- To face my dislike of certain postures (Revolved Triangle) and learn techniques for improvement.
- To test the quality of my Standing Postures—I like many of them, because I really like twists, and my body seems to have a decent degree of twistiness (er, rotation!). By being the demo, I can hear first-hand from Dolly what I can improve and how I can deepen the posture.
- To face my fear of being the center of attention at the front of a room of people. Demonstrating crazy physical postures is probably the third most frightening thing I could do in front of an audience...the first being singing (since I can't sing a lick—more about that in a minute), the second being speaking.
It was a fantastic experience, demonstrating for the class. The more I put myself in the spotlight that way, the more I'm able to get over myself. I'm a pretty serious person—I'm not the type to make screwy faces for the camera or do anything to intentionally make myself look stupid, even for a second. It's just not my nature. So this is kind of the next best way for me to divorce myself from my ego and my vanity for a bit, to put myself out there (and feel OK after too!).
I was really feeling the need to be out of my comfort zone today (could this be akin to self-flagellation?), because the very thing I blogged about yesterday came to fruition today. Dolly handed out cards with different chants on them for us to practice with as a group. The Shanti/Ashtangi chant was on there, and I volunteered to chant it Madonna style! AM I OUT OF MY MIND? Sing/chant with no accompaniment whatsoever? I hardly recognize myself. Madonna bloody made me do it, because I have always loved that song! Actually, my fellow classmate Greg also inspired me to do it—he told us about how he and his buds would do what they called "Kamikaze Karaoke," (see below) and that if you can make it through that, you can make it through anything. Those poor people had to listen to me, a miserable singer, chant the first stanza:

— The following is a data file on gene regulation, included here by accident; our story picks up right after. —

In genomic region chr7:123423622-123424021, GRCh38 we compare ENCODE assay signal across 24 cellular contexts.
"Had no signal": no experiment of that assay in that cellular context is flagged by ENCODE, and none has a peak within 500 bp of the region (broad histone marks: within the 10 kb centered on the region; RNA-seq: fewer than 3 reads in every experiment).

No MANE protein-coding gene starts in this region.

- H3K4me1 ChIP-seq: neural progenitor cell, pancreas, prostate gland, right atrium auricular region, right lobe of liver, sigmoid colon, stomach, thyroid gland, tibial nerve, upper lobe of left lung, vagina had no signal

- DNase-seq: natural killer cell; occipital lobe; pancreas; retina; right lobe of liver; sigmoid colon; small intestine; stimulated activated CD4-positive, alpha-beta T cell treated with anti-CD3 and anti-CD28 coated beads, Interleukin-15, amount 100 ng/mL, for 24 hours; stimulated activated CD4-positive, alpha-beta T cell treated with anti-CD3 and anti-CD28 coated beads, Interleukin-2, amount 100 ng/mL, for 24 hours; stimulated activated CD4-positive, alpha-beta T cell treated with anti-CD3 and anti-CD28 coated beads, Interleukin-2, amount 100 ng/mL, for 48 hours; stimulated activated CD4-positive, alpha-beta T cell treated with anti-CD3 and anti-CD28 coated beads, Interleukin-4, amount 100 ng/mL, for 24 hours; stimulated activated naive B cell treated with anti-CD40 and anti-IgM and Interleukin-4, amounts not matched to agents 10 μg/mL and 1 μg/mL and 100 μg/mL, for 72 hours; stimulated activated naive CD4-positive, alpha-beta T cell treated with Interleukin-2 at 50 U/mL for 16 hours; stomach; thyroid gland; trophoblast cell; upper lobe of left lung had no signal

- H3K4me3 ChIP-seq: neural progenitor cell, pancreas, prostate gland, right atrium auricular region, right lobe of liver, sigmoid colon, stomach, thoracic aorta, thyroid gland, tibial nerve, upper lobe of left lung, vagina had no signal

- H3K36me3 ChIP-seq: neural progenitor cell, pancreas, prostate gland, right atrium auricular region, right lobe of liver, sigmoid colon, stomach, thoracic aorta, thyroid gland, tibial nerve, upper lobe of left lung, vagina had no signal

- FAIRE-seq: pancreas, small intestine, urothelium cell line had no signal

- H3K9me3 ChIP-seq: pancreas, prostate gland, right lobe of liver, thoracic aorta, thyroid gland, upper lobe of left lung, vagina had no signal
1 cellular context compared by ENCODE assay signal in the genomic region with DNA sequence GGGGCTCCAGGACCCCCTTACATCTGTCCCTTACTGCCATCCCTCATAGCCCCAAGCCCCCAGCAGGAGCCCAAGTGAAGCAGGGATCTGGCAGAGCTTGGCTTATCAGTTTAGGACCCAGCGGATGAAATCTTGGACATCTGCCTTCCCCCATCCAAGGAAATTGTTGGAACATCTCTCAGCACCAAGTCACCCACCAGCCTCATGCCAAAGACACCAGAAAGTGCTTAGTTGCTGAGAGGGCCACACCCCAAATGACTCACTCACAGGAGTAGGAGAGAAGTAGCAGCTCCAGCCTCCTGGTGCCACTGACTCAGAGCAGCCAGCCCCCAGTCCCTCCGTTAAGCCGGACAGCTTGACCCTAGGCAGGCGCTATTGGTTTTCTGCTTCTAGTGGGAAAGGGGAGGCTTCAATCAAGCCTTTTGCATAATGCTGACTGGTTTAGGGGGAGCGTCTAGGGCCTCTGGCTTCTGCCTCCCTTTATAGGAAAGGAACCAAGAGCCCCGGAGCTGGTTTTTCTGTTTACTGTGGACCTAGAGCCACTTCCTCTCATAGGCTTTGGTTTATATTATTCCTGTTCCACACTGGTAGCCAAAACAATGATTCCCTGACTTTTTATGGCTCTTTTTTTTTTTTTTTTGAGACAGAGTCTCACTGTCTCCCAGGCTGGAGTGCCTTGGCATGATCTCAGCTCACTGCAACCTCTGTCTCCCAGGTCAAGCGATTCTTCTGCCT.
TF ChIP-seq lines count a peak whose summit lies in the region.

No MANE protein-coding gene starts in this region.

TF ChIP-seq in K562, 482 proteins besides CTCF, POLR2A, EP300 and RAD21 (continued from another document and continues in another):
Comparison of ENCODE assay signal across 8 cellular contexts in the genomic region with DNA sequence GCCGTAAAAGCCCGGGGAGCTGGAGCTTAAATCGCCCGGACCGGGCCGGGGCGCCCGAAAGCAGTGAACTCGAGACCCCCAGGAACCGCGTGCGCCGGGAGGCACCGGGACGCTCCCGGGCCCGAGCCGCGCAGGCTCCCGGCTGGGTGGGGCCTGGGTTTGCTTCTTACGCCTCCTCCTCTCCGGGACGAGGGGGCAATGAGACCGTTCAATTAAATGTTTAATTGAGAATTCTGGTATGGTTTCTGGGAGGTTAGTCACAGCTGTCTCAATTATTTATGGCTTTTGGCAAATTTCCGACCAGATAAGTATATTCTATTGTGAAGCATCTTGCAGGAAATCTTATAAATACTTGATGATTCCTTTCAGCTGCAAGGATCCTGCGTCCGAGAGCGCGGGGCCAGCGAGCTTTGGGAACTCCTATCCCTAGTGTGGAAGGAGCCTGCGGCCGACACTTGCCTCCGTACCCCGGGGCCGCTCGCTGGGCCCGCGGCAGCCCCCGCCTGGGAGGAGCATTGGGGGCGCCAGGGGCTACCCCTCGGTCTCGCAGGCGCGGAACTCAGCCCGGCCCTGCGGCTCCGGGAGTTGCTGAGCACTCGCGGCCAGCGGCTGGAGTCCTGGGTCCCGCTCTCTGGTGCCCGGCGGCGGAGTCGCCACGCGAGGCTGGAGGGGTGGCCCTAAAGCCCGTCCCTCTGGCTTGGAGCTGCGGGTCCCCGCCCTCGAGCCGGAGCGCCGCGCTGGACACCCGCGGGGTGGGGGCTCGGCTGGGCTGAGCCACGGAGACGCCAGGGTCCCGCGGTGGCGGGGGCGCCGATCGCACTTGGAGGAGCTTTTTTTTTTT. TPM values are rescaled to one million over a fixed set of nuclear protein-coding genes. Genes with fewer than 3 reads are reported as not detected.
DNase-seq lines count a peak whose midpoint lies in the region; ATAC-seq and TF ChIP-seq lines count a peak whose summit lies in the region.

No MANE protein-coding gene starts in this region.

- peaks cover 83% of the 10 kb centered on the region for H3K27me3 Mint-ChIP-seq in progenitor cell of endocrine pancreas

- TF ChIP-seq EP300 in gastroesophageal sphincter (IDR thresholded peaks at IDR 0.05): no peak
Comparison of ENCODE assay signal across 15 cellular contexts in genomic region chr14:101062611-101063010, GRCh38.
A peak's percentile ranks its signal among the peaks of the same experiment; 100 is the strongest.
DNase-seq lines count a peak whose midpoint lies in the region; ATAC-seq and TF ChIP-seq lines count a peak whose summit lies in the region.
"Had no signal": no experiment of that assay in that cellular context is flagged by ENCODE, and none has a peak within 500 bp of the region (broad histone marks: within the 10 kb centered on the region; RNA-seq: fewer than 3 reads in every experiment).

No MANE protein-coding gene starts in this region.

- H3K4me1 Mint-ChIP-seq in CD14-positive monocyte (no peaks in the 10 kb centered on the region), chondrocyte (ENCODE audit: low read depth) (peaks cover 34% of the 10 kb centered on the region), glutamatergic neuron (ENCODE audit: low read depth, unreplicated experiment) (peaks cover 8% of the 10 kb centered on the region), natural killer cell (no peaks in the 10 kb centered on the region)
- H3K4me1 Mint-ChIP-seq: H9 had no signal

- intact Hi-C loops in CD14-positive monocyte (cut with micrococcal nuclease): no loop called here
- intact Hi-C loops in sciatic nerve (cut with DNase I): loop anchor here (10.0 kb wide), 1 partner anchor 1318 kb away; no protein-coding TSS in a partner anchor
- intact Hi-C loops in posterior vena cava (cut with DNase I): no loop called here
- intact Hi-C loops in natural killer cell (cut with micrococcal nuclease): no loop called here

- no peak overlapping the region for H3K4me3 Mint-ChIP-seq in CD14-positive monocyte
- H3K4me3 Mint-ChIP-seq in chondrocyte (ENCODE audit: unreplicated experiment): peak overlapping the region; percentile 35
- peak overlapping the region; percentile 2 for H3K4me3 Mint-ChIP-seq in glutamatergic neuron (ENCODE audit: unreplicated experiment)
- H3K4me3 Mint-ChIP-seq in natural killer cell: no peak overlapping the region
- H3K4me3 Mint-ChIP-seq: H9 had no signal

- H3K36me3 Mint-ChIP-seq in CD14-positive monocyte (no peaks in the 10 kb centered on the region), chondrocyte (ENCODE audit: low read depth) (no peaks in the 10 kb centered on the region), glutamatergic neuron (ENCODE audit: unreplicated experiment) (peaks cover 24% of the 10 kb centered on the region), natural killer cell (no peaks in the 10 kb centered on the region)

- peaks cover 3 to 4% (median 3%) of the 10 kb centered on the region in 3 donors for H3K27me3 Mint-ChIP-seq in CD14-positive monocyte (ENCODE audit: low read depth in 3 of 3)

Vunde gurunam caranaravinde
Sandarsita svatma sukhavabodhe
Sansara halahala moha santyai
They were kind enough to say it wasn't so bad, which was cool. Regardless, again, I just have to keep putting myself out there. The sooner I stop taking myself so seriously, the sooner my nervous reaction to public speaking will dissipate.
Our Practice Today
Since we studied Standing Postures, our practice focused on these postures. We did lots of Side Angles, Revolved Side Angles, binds, Birds of Paradise, Standing Splits, Crescent Lunges, Prayer Twists, and more. It was good fun! We also did a great exercise where you practice Standing Splits against a wall, using the wall as an assist to deepen the split—I'll definitely be trying that one at home to work on developing full splits. Savasana was Legs Up the Wall, yet another posture I've never experienced. It was a very physically demanding practice, as usual, but God, just so rewarding. I love being challenged like that.
An Ancient Greek Yogi
Sidenote here. While at the studio yesterday I picked up an old issue of Yoga Journal and flipped through. My eye caught a page about the Mediterranean Diet, so I scanned the article quickly. Turns out that around 600 BCE, there was a well-known ashram in Southern Europe that people flocked to, founded by none other than Pythagoras, yes, of the Pythagorean Theorem (I obviously did not inherit THAT gene from my people—I'm numbers-challenged). Anyway, it really tripped my trigger to know that the ancient Greeks, especially Pythagoras, who was so revered, were enlightened in so many ways beyond their well-known mathematical and philosophical contributions.
According to Greg, he and his friends would hit a karaoke bar, and the guys would pick a song for someone in the group to sing. So the singer had absolutely no idea what he'd be singing until he got on stage! The only rule was that the song choice had to provide the singer with some potential for success. How fun must that have been? I bet they had an absolute blast!